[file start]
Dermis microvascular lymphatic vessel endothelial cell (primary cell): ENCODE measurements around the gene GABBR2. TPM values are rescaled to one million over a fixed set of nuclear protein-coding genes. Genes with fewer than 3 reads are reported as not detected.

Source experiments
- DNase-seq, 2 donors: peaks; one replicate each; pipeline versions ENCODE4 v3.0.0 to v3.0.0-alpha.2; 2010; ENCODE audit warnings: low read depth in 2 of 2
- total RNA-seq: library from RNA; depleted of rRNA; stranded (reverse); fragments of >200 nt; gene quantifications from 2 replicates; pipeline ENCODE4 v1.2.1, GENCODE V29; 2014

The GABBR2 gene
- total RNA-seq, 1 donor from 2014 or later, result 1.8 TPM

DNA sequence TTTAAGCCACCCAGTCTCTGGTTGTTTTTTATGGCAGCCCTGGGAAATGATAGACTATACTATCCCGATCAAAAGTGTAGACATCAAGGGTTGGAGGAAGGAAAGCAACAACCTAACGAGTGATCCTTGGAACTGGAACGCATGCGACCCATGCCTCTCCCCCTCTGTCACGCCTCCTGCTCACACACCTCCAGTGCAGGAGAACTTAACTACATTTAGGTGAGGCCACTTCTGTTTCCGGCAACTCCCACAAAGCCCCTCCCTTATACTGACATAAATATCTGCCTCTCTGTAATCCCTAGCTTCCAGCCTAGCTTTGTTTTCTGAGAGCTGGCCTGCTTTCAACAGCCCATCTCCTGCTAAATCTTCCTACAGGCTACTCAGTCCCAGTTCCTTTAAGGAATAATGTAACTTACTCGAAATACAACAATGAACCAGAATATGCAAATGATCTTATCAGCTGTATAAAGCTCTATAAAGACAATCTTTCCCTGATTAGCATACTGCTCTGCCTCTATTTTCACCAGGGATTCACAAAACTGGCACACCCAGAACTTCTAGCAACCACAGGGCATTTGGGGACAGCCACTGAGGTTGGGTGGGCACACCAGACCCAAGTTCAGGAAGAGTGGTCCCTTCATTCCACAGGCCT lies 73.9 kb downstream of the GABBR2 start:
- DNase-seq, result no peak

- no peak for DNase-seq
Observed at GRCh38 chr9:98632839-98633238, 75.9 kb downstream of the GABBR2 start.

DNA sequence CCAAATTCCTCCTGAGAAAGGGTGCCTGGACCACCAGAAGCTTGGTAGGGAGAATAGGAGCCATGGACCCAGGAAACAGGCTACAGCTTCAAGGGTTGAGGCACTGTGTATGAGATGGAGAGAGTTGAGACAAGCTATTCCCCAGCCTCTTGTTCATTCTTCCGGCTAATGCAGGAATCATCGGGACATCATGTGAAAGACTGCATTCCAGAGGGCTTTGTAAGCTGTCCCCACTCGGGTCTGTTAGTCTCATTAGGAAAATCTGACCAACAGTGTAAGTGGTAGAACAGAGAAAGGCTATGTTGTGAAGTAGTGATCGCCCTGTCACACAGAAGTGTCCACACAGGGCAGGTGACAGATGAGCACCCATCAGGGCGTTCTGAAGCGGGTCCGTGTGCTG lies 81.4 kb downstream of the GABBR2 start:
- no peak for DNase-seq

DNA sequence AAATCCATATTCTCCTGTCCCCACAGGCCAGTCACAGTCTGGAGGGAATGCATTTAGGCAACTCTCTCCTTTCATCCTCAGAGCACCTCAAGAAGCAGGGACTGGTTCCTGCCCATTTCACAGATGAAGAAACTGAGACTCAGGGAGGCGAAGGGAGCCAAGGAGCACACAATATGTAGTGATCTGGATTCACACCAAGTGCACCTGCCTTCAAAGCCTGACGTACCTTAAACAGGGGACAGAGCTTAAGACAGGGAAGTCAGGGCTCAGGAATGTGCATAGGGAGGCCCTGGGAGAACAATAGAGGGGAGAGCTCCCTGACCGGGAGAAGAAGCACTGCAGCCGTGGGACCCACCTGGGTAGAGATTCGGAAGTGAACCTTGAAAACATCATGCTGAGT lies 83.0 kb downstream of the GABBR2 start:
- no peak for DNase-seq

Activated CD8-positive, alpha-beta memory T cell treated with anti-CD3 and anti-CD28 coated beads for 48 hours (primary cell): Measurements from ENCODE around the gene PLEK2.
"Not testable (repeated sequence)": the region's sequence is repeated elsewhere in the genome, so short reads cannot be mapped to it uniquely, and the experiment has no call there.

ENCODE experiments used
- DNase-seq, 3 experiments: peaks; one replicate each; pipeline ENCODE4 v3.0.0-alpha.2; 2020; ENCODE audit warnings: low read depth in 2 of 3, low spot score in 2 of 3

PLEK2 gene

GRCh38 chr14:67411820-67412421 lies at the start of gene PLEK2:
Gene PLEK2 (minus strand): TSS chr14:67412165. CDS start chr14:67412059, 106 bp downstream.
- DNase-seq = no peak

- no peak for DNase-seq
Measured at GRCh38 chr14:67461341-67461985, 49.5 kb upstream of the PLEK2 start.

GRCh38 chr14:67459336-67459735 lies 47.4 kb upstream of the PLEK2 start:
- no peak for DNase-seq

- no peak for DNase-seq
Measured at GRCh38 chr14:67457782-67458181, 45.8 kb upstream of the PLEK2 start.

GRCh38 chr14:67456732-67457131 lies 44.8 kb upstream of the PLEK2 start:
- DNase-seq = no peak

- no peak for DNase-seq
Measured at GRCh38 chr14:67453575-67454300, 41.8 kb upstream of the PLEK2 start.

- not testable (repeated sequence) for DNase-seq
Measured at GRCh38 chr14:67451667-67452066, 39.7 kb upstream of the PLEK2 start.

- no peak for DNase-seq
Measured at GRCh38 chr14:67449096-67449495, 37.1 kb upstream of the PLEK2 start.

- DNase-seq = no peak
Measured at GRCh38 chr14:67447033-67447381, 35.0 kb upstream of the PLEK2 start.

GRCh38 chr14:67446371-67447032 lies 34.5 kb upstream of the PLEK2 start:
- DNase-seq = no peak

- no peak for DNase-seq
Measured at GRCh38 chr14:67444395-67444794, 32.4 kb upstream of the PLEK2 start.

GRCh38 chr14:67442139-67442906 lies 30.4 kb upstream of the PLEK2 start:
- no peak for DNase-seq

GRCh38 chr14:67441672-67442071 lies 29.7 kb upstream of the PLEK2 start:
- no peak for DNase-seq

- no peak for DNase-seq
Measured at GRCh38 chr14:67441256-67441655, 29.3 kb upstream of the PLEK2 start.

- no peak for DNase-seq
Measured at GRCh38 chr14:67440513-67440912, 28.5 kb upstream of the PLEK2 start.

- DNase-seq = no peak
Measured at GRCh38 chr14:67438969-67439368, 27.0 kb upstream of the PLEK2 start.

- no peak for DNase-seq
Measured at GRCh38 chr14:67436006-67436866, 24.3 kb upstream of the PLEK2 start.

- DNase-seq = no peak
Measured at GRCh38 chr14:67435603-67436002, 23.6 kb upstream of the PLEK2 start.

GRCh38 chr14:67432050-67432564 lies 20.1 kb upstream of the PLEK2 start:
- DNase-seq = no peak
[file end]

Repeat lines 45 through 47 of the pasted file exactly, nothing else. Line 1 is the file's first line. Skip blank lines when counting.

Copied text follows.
GRCh38 chr14:67441672-67442071 lies 29.7 kb upstream of the PLEK2 start:
- no peak for DNase-seq

- no peak for DNase-seq